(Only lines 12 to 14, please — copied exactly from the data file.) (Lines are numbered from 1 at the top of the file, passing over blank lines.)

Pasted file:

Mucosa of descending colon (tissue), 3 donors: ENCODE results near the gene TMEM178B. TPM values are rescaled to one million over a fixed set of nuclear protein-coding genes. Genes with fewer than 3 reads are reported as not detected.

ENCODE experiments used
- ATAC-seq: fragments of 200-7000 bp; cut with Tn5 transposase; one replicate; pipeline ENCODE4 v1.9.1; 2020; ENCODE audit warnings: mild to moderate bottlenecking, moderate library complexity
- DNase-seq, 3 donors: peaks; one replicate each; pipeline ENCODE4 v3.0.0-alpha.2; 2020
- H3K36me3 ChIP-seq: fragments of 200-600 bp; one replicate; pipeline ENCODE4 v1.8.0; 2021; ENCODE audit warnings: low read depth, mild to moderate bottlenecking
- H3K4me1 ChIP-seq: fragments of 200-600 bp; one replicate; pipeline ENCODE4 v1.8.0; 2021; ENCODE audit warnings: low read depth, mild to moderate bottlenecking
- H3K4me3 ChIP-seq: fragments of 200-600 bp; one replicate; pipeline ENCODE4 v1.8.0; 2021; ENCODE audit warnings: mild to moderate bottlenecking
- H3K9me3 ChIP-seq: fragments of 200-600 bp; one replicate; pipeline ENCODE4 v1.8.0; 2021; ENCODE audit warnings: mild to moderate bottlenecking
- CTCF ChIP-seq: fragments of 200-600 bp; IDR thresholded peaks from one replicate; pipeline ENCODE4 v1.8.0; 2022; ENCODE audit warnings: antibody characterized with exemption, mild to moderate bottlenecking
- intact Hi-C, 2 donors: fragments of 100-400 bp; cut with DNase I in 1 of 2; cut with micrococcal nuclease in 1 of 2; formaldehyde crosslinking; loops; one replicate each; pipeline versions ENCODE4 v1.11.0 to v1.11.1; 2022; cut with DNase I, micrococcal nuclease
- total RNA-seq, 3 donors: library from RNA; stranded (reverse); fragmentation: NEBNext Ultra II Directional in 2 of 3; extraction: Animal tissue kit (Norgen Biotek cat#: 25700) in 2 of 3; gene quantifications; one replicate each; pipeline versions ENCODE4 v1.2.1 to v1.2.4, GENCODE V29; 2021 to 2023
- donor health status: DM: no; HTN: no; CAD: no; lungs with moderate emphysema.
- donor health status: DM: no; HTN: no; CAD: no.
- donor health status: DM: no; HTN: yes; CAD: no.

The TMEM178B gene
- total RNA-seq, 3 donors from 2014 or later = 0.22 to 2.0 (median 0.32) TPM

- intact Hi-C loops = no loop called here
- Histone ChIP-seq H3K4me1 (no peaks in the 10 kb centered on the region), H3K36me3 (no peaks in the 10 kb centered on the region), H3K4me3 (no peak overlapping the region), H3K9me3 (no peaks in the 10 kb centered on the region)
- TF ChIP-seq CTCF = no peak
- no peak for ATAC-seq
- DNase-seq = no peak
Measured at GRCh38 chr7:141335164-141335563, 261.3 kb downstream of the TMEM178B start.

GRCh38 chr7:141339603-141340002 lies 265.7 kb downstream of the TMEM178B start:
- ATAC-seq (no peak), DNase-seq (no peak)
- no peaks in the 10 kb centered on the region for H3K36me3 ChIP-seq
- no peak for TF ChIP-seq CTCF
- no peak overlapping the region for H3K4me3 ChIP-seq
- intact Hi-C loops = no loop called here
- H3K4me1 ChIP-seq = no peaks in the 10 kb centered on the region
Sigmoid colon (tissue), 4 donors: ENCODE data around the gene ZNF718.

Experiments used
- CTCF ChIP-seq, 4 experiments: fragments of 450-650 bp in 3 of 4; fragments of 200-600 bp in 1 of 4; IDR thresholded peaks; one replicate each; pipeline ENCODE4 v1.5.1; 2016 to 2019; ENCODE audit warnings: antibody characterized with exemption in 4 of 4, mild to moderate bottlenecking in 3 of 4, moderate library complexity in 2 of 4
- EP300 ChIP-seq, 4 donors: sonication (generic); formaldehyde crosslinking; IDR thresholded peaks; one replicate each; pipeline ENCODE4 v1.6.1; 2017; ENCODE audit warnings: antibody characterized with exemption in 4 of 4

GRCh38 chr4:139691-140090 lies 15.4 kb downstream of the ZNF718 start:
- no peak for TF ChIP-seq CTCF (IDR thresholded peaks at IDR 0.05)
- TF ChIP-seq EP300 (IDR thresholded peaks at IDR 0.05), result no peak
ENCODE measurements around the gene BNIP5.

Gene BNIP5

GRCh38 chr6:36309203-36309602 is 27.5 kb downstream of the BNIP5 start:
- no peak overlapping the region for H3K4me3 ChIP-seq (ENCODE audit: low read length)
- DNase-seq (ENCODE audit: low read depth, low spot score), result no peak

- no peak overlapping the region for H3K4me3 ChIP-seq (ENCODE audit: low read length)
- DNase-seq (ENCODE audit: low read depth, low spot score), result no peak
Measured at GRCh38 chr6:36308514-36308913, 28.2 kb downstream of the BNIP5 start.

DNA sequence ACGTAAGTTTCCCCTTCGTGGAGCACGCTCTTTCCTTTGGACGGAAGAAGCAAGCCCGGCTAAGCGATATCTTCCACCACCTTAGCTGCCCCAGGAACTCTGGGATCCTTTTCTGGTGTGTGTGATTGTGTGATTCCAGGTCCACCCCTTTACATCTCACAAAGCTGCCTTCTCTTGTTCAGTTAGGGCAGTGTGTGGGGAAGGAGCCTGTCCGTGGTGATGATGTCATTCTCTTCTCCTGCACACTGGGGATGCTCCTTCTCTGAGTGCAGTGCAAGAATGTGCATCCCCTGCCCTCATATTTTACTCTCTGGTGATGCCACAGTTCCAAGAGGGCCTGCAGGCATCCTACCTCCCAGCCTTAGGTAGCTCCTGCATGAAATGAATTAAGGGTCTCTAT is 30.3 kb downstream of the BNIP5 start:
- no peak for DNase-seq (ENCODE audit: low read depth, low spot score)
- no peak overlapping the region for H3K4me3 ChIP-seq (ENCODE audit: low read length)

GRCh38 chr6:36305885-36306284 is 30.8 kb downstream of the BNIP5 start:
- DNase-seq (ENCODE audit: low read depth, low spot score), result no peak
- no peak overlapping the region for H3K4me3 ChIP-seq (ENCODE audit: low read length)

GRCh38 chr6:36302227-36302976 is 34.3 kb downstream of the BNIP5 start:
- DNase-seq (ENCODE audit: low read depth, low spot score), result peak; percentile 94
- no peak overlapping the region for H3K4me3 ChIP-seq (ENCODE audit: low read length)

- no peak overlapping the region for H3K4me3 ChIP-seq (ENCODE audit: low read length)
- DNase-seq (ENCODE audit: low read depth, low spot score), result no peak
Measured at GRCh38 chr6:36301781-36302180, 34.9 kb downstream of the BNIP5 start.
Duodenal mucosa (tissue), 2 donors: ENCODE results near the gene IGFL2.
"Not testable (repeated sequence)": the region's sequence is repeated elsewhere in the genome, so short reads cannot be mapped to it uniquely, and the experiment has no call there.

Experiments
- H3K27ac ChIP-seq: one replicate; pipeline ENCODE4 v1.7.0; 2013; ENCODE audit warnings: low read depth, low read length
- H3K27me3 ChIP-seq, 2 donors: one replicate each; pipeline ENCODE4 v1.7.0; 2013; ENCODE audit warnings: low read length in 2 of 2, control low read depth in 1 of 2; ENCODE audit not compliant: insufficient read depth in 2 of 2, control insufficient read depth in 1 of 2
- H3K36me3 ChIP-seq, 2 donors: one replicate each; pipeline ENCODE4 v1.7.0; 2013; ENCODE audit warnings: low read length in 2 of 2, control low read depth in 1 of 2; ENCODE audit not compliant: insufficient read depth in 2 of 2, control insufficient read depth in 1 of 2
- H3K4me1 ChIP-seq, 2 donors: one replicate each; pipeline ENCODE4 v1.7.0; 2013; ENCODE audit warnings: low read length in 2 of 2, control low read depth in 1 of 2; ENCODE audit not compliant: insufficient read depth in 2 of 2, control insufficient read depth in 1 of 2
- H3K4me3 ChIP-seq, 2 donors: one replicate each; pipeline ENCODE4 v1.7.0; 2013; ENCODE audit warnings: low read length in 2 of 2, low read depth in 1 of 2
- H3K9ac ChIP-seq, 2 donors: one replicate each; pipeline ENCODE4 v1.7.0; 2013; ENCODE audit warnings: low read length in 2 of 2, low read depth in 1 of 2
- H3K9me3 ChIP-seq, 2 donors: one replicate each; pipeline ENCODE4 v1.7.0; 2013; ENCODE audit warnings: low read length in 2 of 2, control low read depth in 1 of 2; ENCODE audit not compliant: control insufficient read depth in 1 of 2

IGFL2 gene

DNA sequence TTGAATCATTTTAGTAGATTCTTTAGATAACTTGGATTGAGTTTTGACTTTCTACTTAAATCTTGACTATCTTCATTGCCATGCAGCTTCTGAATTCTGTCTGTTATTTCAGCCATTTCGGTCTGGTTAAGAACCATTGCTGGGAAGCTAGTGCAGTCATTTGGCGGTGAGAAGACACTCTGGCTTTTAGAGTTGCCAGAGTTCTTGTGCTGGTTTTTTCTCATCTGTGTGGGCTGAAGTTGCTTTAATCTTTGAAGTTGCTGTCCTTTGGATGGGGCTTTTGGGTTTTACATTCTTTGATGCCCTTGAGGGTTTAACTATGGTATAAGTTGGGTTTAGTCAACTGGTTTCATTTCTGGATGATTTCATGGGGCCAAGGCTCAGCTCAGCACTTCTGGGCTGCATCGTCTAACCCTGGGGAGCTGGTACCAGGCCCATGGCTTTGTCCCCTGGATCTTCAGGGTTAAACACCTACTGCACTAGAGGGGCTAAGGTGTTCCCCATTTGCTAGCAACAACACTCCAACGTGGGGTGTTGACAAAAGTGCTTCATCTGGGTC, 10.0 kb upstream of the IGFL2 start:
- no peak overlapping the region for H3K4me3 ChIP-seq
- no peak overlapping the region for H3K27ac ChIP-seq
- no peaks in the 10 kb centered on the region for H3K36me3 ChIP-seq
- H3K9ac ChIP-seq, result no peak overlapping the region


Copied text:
- donor health status: DM: no; HTN: no; CAD: no; lungs with moderate emphysema.
- donor health status: DM: no; HTN: no; CAD: no.
- donor health status: DM: no; HTN: yes; CAD: no.